Perhaps a more personal topic than I usually write, this one is too close to home having just attended the funeral of my partner’s 31 year old nephew, and knowing the story of alcoholism that took over his better judgment. I’m struggling with why not to write this, why not help other families, why not change even just one person who reads this.
Army was his name. Drinking and drugging became his answer to something. It got a hold of him, the cunning, baffling and powerful obsession slowly made the decisions for him that would result in his parents, grandparents, aunts, uncles, cousins and friends saying good bye to a young man who’s organs became the victim to an incurable disease – alcoholism.
Now just for a moment, imagine that was your family member. Your son, grandson, nephew, brother, cousin or friend. Just see the people that you love that you know are users of substance, maybe even yourself, and let that thought really sink into your mind, so you can feel the feeling of loss.
This isn’t a judgment of how other’s spend their time, money, or find answers to their deepest questions or challenges. This is a message that there is another way. There is a road to recovery. There is an honesty that is required, for people to dig deep into, to find out why they do what they do, what the risks are, and how alcoholism affects families.
In my past two years of workplace relationships, resolution and reconciliation services, I’ve heard hundreds of personal stories by people affected by alcohol in their families, stories hidden deep down because alcohol wasn’t a topic to mention. Painful stories of people unaware of how their drinking or another generations drinking affected them, revealing experiences created by the undercurrent that alcoholic families have running, but no-one’s talking about. This has to stop. We need to vent. We need to speak up and encourage those hurting to speak out about how we’re all affected.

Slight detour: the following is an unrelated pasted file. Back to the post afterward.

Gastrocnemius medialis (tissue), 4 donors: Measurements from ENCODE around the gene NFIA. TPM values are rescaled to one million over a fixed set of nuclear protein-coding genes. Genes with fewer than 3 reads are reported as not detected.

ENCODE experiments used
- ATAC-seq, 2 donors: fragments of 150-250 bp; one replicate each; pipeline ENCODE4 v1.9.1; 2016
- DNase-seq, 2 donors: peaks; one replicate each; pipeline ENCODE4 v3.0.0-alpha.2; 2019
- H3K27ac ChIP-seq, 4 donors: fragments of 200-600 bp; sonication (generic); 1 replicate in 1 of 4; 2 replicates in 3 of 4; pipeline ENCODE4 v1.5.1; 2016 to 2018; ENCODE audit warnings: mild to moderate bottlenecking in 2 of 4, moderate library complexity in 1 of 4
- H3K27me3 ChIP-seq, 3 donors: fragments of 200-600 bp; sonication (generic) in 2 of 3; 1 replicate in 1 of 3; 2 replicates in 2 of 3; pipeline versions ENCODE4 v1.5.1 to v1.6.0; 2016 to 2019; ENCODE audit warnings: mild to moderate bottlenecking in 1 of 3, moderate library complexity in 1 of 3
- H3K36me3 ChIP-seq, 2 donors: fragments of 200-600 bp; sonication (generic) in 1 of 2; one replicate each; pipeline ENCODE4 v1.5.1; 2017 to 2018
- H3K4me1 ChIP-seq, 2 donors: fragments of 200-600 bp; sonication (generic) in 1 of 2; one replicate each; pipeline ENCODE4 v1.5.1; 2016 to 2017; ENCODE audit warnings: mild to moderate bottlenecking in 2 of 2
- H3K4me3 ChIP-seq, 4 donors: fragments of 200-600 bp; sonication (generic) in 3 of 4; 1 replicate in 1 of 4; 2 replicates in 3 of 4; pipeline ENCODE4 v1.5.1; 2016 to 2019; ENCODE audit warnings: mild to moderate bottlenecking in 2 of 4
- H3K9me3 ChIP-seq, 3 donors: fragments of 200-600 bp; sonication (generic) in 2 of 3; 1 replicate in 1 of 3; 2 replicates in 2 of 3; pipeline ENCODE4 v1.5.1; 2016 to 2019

I’ve experienced this personally in my relationships too. I’ve been one to party regularly, and luckily managed to escape the powerful grip that substance has on others. As I look back, I’m concerned for our youth. What example do we set for them when they’re little and learning about life? Children learn with they live. What do they continue to see and experience with other adult influences in their lives outside our control? And are we talking with them about it? Are we living the example that we hope our youth model in their later years?
I’ve always said that whatever the question, love is the answer. So many people numb the feeling of not being loved. Not being enough, not being seen, not being acknowledged. Being abandoned. Being abused. Being lied to, cheated on. The list is long … We need to express our love with words. We need to express our challenges with those we’ve grown up with using conversation to talk about things, and not hide in the fear of having difficult discussions for our own healing. We’ve got to be vulnerable enough to share honest thoughts, feelings and experiences. This is the answer that our soul seeks most. Alcohol and drugs are a cover up for the real answer. It just so happens that the numbing affect of alcohol and drugs wear off, and in the constant need for more, our bodies and relationships are strained and broken.
This article is dedicated to the life of Armond Jr. Thorpe to carry on his legacy by empowering people to create one conversation at a time, to help heal those who think they’ve found the answer. If you need help creating conversations, I’m willing to help. Contact me personally.